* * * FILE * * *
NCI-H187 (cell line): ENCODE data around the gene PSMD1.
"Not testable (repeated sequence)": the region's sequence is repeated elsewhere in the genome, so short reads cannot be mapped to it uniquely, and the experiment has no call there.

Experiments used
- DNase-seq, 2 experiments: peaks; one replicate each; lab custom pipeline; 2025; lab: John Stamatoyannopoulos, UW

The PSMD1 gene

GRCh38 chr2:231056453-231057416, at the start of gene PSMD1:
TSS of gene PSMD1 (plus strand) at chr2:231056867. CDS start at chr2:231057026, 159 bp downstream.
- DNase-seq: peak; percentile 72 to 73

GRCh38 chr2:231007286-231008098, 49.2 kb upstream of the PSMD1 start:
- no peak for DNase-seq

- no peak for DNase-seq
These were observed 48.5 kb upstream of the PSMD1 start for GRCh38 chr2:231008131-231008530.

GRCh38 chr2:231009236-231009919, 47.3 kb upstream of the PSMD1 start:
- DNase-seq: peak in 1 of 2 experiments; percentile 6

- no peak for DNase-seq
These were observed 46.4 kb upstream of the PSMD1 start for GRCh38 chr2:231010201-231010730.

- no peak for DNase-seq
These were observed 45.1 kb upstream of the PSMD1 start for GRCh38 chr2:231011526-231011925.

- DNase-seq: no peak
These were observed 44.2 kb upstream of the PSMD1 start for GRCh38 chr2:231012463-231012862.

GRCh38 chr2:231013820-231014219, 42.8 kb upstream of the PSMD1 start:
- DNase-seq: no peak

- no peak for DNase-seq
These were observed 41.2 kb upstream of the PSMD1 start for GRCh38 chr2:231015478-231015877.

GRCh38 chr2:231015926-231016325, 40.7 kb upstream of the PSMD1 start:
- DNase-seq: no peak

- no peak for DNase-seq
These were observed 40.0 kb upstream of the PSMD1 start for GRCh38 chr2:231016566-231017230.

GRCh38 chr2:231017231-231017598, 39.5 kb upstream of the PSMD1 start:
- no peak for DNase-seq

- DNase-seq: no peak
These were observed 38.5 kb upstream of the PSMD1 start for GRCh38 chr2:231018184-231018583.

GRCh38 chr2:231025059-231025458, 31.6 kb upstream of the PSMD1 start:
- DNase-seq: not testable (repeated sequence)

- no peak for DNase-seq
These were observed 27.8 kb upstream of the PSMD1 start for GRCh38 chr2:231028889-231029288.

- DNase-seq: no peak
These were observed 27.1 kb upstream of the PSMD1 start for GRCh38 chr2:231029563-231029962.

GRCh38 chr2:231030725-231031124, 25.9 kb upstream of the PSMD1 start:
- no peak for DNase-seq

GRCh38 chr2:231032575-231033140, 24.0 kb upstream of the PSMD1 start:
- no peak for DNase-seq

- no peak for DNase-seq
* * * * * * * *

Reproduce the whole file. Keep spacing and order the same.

NCI-H187 (cell line): ENCODE data around the gene PSMD1.
"Not testable (repeated sequence)": the region's sequence is repeated elsewhere in the genome, so short reads cannot be mapped to it uniquely, and the experiment has no call there.

Experiments used
- DNase-seq, 2 experiments: peaks; one replicate each; lab custom pipeline; 2025; lab: John Stamatoyannopoulos, UW

The PSMD1 gene

GRCh38 chr2:231056453-231057416, at the start of gene PSMD1:
TSS of gene PSMD1 (plus strand) at chr2:231056867. CDS start at chr2:231057026, 159 bp downstream.
- DNase-seq: peak; percentile 72 to 73

GRCh38 chr2:231007286-231008098, 49.2 kb upstream of the PSMD1 start:
- no peak for DNase-seq

- no peak for DNase-seq
These were observed 48.5 kb upstream of the PSMD1 start for GRCh38 chr2:231008131-231008530.

GRCh38 chr2:231009236-231009919, 47.3 kb upstream of the PSMD1 start:
- DNase-seq: peak in 1 of 2 experiments; percentile 6

- no peak for DNase-seq
These were observed 46.4 kb upstream of the PSMD1 start for GRCh38 chr2:231010201-231010730.

- no peak for DNase-seq
These were observed 45.1 kb upstream of the PSMD1 start for GRCh38 chr2:231011526-231011925.

- DNase-seq: no peak
These were observed 44.2 kb upstream of the PSMD1 start for GRCh38 chr2:231012463-231012862.

GRCh38 chr2:231013820-231014219, 42.8 kb upstream of the PSMD1 start:
- DNase-seq: no peak

- no peak for DNase-seq
These were observed 41.2 kb upstream of the PSMD1 start for GRCh38 chr2:231015478-231015877.

GRCh38 chr2:231015926-231016325, 40.7 kb upstream of the PSMD1 start:
- DNase-seq: no peak

- no peak for DNase-seq
These were observed 40.0 kb upstream of the PSMD1 start for GRCh38 chr2:231016566-231017230.

GRCh38 chr2:231017231-231017598, 39.5 kb upstream of the PSMD1 start:
- no peak for DNase-seq

- DNase-seq: no peak
These were observed 38.5 kb upstream of the PSMD1 start for GRCh38 chr2:231018184-231018583.

GRCh38 chr2:231025059-231025458, 31.6 kb upstream of the PSMD1 start:
- DNase-seq: not testable (repeated sequence)

- no peak for DNase-seq
These were observed 27.8 kb upstream of the PSMD1 start for GRCh38 chr2:231028889-231029288.

- DNase-seq: no peak
These were observed 27.1 kb upstream of the PSMD1 start for GRCh38 chr2:231029563-231029962.

GRCh38 chr2:231030725-231031124, 25.9 kb upstream of the PSMD1 start:
- no peak for DNase-seq

GRCh38 chr2:231032575-231033140, 24.0 kb upstream of the PSMD1 start:
- no peak for DNase-seq

- no peak for DNase-seq